The Calcium-Binding Protein EFhd2 Modulates Synapse Formation In Vitro and Is Linked to Human Dementia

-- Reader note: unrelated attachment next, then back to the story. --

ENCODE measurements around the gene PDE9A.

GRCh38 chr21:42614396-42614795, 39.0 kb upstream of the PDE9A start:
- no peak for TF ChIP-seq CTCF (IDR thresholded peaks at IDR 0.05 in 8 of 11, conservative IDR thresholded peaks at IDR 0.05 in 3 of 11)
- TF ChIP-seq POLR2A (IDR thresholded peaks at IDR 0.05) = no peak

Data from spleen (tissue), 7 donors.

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EFhd2 is a calcium-binding adaptor protein that has been found to be associated with pathologically aggregated tau in the brain in Alzheimer disease and in a mouse model of frontotemporal dementia. EFhd2 has cell type–specific functions, including the modulation of intracellular calcium responses, actin dynamics, and microtubule transport. Here we report that EFhd2 protein and mRNA levels are reduced in human frontal cortex tissue affected by different types of dementia with and without tau pathology. We show that EFhd2 is mainly a neuronal protein in the brain and is abundant in the forebrain. Using short hairpin RNA–mediated knockdown of EFhd2 expression in cultured cortical neurons, we demonstrate that loss of EFhd2 affects the number of synapses developed in vitro whereas it does not alter neurite outgrowth per se. Our data suggest that EFhd2 is involved in the control of synapse development and maintenance through means other than affecting neurite development. The changes in expression levels observed in human dementias might, therefore, play a significant role in disease onset and progression of dementia, which is characterized by the loss of synapses.

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